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Caradoc King is at the helm at AP Watt, which is the longest established literary agency in the world. In the course of his 35 years as a literary agent he has worked with some of the biggest names in literature, such as Graham Swift, Helen Dunmore and Tony Parsons. Caradoc is a long time friend of Philip Pullman, who he met at Oxford and became his first client. Caradoc’s business acumen is legendary and he famously sold the film rights to The Horse Whisperer before first-time novelist Nicholas Evans had even finished writing the book.
Caradoc decided to write Problem Child after meeting his biological mother for the first time, an intensely emotional experience which he wished to record. Later he decided that he needed to explore his difficult and complex relationship with his adoptive mother.
Author photo © Johnny Ring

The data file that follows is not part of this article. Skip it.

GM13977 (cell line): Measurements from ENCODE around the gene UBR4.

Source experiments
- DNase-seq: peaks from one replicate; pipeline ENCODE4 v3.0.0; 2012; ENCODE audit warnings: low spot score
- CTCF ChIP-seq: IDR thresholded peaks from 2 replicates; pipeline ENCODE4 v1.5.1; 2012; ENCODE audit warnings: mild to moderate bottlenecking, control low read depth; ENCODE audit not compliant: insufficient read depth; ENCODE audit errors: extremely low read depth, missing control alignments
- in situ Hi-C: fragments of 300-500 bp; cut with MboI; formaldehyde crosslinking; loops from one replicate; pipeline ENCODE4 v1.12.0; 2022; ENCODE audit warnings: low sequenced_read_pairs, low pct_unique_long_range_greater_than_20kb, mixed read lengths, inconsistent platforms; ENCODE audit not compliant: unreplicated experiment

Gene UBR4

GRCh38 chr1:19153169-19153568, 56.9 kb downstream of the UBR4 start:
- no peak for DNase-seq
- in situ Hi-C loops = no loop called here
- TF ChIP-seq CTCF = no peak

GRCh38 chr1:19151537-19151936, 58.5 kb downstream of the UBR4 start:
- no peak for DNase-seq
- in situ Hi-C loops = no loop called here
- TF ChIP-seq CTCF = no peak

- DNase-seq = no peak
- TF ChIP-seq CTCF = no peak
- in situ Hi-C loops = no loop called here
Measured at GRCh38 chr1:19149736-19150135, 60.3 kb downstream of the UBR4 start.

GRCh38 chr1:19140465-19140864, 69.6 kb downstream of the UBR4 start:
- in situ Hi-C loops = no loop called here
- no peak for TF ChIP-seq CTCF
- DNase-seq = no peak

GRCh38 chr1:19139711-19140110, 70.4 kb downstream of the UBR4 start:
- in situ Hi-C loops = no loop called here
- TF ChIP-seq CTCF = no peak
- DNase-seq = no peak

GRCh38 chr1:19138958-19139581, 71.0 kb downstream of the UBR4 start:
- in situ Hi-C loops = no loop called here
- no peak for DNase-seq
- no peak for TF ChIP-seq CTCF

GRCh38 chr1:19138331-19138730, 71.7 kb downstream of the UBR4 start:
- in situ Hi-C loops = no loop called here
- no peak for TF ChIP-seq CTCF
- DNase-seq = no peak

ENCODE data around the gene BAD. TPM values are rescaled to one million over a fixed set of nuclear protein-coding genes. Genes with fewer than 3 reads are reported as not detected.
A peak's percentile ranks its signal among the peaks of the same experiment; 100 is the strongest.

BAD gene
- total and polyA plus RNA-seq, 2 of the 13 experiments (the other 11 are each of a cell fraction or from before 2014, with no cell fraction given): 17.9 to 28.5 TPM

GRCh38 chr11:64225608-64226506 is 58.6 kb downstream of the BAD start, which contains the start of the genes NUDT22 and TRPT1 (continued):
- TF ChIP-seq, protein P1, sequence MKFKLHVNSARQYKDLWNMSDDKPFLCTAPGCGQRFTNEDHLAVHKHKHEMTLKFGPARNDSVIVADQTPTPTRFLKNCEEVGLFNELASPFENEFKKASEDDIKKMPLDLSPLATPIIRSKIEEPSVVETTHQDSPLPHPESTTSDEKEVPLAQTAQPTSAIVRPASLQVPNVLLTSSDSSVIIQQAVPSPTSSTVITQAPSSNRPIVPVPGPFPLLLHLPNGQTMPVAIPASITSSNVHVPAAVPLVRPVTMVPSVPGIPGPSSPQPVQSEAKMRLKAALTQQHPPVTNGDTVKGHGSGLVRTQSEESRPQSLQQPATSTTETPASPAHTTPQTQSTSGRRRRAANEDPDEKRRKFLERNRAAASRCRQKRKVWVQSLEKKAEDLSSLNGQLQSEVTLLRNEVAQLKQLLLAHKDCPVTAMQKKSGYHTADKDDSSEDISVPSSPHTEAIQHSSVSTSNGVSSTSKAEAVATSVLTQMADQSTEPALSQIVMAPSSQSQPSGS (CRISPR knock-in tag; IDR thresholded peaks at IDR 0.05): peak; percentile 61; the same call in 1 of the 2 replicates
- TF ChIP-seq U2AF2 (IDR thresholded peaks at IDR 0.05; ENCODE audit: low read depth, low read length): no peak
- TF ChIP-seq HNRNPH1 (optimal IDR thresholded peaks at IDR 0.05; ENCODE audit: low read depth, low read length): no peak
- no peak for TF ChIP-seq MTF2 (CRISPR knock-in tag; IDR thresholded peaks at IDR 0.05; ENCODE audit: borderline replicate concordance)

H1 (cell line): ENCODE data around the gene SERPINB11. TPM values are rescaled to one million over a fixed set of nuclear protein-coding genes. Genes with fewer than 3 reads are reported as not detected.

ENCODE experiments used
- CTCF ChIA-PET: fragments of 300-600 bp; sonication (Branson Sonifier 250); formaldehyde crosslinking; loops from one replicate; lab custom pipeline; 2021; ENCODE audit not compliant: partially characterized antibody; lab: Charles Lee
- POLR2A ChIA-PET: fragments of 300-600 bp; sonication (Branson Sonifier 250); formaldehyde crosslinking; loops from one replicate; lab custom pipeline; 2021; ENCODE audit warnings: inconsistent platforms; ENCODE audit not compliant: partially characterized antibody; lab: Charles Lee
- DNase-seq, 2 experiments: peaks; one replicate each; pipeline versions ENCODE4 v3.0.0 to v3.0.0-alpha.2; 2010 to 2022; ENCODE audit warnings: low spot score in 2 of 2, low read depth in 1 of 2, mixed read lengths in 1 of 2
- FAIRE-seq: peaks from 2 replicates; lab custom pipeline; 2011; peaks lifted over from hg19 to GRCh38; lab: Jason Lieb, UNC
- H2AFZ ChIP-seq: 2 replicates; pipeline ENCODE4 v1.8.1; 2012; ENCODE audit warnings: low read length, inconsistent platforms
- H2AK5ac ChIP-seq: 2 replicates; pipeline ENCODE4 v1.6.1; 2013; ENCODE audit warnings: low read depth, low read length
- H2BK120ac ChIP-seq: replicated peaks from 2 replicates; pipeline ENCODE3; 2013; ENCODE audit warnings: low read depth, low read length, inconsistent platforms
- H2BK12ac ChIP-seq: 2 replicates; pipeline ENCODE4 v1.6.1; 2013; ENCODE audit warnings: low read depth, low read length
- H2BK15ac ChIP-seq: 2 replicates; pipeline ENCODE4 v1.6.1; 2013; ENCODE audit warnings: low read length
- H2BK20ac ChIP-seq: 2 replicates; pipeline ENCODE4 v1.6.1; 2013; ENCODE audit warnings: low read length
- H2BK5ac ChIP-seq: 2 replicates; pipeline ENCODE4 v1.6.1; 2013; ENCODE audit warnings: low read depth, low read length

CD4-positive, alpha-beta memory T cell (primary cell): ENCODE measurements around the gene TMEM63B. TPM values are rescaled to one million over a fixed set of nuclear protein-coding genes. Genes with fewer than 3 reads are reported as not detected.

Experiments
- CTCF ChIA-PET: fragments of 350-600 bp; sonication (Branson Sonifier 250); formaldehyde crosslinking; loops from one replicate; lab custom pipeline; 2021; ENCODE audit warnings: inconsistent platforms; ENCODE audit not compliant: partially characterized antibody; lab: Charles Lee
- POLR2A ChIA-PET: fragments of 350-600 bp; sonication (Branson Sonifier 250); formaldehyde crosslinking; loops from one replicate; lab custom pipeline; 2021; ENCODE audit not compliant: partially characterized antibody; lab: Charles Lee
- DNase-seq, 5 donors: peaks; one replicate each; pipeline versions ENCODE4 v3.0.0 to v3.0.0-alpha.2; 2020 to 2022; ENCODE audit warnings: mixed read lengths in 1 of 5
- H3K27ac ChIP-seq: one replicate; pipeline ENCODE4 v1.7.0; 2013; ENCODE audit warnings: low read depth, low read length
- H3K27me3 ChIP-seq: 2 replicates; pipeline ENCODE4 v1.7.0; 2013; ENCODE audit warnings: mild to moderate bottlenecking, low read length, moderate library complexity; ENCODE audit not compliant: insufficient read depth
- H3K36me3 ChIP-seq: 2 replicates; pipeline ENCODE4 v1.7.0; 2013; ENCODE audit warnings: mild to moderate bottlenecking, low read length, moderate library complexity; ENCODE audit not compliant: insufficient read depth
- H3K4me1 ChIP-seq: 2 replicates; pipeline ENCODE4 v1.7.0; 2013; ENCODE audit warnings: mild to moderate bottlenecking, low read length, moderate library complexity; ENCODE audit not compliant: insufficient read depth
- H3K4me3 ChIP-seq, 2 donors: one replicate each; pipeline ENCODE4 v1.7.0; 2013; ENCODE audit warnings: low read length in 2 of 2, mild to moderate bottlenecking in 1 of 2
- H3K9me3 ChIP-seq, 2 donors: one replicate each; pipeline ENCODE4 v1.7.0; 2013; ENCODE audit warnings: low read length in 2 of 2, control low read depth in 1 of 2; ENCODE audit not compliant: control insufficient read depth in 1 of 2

Adopted at eighteen months, Caradoc King was brought up in a large and growing family. His adoptive mother, a complex woman, was unable to bond with her newly adopted son and treated him with a harshness bordering on cruelty. At the age of six, he was sent to a boarding school run by two brilliantly eccentric brothers. But this happy time ended abruptly when his adoptive mother became a passionate Catholic and removed him from the school. From the age of eleven, Caradoc was shuttled from one school to the next, later failing to fulfil his mother's wish that he should join a seminary. When he was fifteen, he was informed that he had been adopted and, a year later, his parents ejected him from the family. Two years later, he scraped into Oxford and there on his first day met Philip Pullman, who was to become his first client when he set up as a literary agent. Thirty yearslater, Caradoc went in search of his natural family and began to make sense of the mystery of his two absent mothers.